US university probes pepper spray video

Video has surfaced online showing a police officer at a California university calmly pepper-spraying a line of sitting protesters, who flinch and cover their faces but remain passive with their arms interlocked as onlookers shriek and scream out for the officer to stop.

The chancellor of the University of California described the video images as “chilling” and said she was forming a task force to investigate even as a faculty group called for her resignation because of the incident Friday.

“The use of the pepper spray as shown on the video is chilling to us all and raises many questions about how best to handle situations like this,” Chancellor Linda Katehi said in a message posted on the school's website on Saturday.

The protest was held in support of the overall Occupy Wall Street movement protesting economic inequality and in solidarity with protesters at the University of California, Berkeley, who were jabbed by police with batons on November 9.

The video images, which were circulated on YouTube and widely online, prompted immediate outrage among faculty and students, with the Davis Faculty Association saying in a letter on Saturday that Katehi should resign.

“The Chancellor's role is to enable open and free inquiry, not to suppress it,” the faculty association said in its letter.

It called Katehi's authorisation of police force a “gross failure of leadership”.

Katehi was expected to speak at a news conference later on Saturday.

Images of police evictions have served to galvanise support during the Occupy Wall Street movement, from the clash between protesters and police in Oakland last month that left an Iraq War veteran with serious injuries to more recent skirmishes in new York City, San Diego, Denver and Portland, Oregon.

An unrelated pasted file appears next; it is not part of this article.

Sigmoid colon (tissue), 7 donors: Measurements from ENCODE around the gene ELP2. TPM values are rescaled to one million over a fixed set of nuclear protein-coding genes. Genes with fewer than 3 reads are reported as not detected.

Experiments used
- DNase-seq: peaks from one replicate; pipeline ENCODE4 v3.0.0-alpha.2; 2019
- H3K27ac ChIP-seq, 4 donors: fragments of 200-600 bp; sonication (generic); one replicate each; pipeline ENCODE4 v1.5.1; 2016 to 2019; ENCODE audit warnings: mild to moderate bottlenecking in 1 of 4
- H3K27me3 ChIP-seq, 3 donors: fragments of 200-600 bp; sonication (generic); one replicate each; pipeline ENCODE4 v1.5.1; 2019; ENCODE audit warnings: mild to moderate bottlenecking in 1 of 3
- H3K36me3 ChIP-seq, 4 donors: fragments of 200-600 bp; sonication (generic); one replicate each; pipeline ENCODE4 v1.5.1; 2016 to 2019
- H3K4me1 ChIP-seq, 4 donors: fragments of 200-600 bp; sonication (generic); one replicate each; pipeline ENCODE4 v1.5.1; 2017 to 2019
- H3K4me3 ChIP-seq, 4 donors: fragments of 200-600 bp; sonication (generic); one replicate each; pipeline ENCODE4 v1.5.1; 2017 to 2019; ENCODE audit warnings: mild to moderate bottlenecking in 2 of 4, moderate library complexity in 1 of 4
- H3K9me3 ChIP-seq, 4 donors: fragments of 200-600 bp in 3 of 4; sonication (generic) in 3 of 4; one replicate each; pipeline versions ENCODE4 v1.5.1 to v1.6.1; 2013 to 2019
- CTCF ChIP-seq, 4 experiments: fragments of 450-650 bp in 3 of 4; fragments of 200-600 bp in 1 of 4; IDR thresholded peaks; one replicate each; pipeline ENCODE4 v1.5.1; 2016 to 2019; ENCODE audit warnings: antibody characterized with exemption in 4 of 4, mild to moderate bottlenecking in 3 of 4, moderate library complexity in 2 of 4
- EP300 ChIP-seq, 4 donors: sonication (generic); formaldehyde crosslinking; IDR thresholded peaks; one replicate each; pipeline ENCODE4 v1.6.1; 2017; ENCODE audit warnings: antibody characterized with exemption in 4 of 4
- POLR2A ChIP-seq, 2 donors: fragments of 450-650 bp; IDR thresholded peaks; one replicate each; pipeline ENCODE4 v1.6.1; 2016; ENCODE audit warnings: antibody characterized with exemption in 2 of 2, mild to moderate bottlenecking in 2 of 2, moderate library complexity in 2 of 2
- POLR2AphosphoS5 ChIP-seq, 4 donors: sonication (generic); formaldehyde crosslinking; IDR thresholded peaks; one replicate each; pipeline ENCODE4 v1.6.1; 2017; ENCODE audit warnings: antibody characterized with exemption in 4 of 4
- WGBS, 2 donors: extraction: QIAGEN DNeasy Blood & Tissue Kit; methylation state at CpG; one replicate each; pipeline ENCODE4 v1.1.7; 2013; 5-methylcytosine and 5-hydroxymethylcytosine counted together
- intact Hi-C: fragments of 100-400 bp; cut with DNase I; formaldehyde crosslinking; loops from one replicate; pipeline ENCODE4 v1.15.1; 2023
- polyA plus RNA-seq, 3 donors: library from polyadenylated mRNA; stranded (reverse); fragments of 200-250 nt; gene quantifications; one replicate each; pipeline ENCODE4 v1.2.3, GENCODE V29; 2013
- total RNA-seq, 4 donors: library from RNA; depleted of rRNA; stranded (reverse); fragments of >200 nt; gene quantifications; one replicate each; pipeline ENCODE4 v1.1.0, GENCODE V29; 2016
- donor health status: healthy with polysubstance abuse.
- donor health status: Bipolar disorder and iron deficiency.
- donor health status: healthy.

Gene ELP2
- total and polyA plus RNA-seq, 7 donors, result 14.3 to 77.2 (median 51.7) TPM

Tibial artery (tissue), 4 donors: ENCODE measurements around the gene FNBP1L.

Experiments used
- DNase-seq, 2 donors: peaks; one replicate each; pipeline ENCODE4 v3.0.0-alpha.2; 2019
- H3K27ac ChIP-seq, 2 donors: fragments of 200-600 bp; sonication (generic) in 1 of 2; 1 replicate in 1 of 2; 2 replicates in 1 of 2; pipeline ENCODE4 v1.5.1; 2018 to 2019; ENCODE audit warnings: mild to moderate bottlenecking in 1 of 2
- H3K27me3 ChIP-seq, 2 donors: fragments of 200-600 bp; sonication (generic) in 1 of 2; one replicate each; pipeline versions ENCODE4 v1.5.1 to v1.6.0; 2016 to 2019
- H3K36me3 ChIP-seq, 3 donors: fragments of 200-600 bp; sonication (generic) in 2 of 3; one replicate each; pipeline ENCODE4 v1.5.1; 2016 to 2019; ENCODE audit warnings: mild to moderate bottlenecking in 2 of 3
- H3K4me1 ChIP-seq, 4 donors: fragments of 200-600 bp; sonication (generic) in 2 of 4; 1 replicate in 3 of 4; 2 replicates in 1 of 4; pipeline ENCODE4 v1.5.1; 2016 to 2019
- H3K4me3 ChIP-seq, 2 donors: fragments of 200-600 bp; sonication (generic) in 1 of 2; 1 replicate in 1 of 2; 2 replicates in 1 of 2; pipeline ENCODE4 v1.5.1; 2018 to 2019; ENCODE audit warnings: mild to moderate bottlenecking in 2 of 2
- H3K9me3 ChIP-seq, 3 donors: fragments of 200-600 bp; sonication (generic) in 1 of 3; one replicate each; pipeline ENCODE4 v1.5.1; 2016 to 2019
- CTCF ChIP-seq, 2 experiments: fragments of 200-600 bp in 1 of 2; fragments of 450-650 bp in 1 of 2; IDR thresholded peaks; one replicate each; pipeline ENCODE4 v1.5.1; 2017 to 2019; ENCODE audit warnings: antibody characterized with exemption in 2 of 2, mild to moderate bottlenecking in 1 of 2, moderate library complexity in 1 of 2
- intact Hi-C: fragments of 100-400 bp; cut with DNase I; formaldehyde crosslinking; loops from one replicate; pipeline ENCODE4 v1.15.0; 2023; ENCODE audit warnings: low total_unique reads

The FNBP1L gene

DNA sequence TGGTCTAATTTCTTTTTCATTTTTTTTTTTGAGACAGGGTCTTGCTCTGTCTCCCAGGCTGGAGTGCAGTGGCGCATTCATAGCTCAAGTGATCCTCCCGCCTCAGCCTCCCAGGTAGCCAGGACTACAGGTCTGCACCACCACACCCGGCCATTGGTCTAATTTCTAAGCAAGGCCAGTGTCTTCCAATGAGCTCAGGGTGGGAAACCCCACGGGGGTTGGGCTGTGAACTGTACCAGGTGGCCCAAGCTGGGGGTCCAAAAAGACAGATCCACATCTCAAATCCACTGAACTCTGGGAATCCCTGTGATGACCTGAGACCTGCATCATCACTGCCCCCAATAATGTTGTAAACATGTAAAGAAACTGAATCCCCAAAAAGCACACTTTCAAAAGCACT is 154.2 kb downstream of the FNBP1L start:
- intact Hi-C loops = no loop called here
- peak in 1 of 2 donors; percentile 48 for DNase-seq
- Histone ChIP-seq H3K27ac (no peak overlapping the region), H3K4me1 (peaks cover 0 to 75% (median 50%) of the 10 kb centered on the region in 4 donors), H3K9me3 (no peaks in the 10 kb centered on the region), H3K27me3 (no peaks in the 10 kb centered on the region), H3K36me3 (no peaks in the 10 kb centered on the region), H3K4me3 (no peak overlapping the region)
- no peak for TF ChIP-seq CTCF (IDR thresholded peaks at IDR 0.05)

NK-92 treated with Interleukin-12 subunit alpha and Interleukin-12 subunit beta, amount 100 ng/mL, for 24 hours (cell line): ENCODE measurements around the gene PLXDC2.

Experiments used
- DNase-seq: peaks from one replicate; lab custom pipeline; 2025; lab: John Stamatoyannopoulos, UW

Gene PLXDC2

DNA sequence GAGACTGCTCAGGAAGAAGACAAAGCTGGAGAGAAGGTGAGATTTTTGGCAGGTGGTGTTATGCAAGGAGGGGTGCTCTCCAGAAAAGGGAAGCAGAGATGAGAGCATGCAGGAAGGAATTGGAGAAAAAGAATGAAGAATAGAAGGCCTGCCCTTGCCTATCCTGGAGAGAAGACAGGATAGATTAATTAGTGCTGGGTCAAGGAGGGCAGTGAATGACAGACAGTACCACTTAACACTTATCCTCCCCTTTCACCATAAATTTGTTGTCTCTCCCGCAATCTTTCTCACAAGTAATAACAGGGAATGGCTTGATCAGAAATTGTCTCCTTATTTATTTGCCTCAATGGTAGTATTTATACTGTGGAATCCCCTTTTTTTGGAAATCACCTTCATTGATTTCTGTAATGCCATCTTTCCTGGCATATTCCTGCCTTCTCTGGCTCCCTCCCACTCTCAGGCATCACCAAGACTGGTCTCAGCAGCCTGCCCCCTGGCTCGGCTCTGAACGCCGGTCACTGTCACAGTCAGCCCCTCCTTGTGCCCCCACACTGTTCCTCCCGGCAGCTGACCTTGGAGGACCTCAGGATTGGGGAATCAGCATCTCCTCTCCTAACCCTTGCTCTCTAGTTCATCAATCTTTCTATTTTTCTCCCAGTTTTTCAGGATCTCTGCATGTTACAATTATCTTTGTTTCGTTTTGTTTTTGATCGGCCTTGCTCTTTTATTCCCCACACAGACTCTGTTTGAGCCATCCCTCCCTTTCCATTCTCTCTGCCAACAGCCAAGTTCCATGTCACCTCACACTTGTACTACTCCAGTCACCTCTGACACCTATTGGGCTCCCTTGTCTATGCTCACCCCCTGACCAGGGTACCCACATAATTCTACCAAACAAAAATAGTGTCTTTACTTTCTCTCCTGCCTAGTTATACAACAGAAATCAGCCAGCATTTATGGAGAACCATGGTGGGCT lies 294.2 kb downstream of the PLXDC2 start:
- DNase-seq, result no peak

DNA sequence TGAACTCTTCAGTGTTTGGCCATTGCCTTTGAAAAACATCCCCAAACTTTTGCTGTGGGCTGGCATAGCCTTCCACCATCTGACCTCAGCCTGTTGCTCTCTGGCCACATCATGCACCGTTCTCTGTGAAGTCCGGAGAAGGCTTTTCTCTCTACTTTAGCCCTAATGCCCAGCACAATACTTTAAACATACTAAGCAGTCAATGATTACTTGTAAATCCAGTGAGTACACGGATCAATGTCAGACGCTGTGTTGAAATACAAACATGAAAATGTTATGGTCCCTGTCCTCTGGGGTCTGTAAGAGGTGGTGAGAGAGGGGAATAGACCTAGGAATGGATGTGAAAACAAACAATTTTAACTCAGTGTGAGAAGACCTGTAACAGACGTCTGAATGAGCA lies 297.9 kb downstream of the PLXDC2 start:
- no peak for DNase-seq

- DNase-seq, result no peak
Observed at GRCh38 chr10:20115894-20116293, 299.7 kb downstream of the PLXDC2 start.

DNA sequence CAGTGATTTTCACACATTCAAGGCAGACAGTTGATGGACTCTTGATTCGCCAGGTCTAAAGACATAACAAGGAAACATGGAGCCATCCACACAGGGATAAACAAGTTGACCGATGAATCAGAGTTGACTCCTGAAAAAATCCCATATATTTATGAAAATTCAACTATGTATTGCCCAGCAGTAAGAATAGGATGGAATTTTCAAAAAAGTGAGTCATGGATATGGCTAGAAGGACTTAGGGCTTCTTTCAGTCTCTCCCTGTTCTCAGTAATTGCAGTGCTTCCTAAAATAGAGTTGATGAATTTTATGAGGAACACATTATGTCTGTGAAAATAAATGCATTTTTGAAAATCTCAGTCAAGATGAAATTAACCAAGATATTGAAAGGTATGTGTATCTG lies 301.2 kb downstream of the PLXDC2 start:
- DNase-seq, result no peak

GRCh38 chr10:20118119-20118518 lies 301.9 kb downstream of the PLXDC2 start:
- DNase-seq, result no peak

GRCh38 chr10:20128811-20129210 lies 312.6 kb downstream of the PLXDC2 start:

The forcible Oakland protest eviction, the first of its kind on a large scale, marred the reputation of the city's mayor and police department while rallying Occupy encampments nationwide beset with their own public safety and sanitation issues.

Police chiefs and mayors held conference calls to discuss containment strategies in the days after the October 25 Oakland eviction. the use of rubber bullets and tear gas dropped off, though police departments have turned to pepper spray when trying to quell large crowds.

Some of the most notorious instances went viral online, including the use of pepper spray on an 84-year-old activist in Seattle and a group of women in new York. Seattle's mayor apologised to the activist, and the new York Police Department official shown using pepper spray on the group of women lost 10 vacation days after an internal review.

In the video of the UC Davis protest, the officer, a member of the UC Davis police force, displays a bottle before spraying its contents on the seated protesters in a sweeping motion while walking back and forth. most of the protesters have their heads down, but at least one is hit in the face.

Some members of a crowd gathered at the scene scream and cry out. the crowd then chants, “Shame on you,” as the protesters on the ground are led away. the officers retreat minutes later with helmets on and batons drawn.

Ten people were arrested.

University spokeswoman Karen Nikos said nine people hit by pepper spray were treated at the scene. another two were taken to hospitals and later released.

Nikos declined to release the identity of the officer in the video.

US university probes pepper spray video


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